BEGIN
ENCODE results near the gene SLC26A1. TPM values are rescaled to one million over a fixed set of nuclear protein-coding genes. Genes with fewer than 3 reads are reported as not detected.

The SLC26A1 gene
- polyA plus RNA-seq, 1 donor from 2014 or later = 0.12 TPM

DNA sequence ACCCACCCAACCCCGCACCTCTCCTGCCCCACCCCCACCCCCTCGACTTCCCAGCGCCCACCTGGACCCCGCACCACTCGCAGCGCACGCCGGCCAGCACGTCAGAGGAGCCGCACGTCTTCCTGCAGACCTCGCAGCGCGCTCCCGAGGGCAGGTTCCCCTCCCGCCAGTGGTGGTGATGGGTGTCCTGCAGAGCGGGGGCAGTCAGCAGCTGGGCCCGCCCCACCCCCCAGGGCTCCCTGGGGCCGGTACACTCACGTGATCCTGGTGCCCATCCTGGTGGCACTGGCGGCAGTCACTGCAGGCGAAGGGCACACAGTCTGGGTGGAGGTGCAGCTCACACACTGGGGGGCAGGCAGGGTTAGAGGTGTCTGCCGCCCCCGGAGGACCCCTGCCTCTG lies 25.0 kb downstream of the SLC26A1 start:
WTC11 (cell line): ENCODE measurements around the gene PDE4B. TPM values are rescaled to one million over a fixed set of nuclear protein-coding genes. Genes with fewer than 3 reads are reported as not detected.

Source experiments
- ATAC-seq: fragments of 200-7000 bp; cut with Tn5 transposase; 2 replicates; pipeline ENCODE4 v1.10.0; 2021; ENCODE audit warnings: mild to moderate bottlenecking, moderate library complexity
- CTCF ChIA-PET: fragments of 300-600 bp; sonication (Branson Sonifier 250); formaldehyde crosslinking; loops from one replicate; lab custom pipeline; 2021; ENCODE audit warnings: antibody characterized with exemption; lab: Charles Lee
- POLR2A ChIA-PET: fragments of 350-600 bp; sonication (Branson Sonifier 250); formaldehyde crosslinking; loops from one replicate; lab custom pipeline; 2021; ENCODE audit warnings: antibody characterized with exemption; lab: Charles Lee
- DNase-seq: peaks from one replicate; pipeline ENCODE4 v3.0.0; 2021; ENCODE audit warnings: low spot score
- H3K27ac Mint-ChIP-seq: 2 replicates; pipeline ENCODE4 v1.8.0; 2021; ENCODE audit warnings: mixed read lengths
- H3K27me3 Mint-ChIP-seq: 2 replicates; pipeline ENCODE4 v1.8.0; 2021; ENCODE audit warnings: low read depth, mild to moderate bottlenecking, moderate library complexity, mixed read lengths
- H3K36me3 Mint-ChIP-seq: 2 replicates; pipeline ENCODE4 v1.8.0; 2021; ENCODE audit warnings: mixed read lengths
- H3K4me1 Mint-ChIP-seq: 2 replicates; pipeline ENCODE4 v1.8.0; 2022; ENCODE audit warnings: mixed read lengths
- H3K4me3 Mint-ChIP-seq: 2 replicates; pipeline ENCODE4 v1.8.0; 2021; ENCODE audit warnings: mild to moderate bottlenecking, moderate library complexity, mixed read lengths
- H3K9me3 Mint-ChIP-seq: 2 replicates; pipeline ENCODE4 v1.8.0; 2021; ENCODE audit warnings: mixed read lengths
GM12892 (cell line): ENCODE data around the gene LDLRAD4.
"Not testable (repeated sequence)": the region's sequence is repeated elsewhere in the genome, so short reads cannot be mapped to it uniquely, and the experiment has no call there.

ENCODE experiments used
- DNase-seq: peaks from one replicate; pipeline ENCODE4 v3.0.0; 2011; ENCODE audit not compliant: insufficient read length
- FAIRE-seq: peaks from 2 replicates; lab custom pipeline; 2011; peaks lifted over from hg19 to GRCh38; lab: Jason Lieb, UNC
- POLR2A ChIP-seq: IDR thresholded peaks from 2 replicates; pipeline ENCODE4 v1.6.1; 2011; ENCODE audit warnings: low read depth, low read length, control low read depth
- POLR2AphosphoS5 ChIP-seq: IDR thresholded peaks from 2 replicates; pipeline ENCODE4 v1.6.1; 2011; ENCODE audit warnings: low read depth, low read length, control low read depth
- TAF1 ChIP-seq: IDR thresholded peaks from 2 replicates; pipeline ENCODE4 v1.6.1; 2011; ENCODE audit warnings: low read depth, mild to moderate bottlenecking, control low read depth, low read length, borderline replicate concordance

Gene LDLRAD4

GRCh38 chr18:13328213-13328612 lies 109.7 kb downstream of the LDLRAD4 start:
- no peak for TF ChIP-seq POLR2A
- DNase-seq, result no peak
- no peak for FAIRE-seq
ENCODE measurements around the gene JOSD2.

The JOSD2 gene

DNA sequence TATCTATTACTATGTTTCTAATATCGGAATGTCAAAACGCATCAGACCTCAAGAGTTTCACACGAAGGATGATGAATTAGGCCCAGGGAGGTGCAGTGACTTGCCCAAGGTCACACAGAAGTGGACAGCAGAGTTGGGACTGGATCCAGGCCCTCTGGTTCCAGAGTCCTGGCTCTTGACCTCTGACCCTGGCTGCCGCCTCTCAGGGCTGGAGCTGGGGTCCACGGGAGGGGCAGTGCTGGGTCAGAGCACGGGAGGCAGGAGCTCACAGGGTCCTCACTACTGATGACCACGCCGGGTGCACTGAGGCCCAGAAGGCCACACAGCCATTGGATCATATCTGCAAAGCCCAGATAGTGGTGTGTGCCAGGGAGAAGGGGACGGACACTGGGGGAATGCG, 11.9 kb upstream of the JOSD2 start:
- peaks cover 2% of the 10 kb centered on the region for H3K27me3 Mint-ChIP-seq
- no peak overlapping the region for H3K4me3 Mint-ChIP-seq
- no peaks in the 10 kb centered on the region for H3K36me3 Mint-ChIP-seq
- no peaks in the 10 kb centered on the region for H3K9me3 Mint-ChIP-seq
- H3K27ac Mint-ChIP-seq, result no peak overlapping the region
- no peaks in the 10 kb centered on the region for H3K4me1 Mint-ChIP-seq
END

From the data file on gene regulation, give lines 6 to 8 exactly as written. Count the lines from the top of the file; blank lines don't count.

Source experiments
- ATAC-seq: fragments of 200-7000 bp; cut with Tn5 transposase; 2 replicates; pipeline ENCODE4 v1.10.0; 2021; ENCODE audit warnings: mild to moderate bottlenecking, moderate library complexity
- CTCF ChIA-PET: fragments of 300-600 bp; sonication (Branson Sonifier 250); formaldehyde crosslinking; loops from one replicate; lab custom pipeline; 2021; ENCODE audit warnings: antibody characterized with exemption; lab: Charles Lee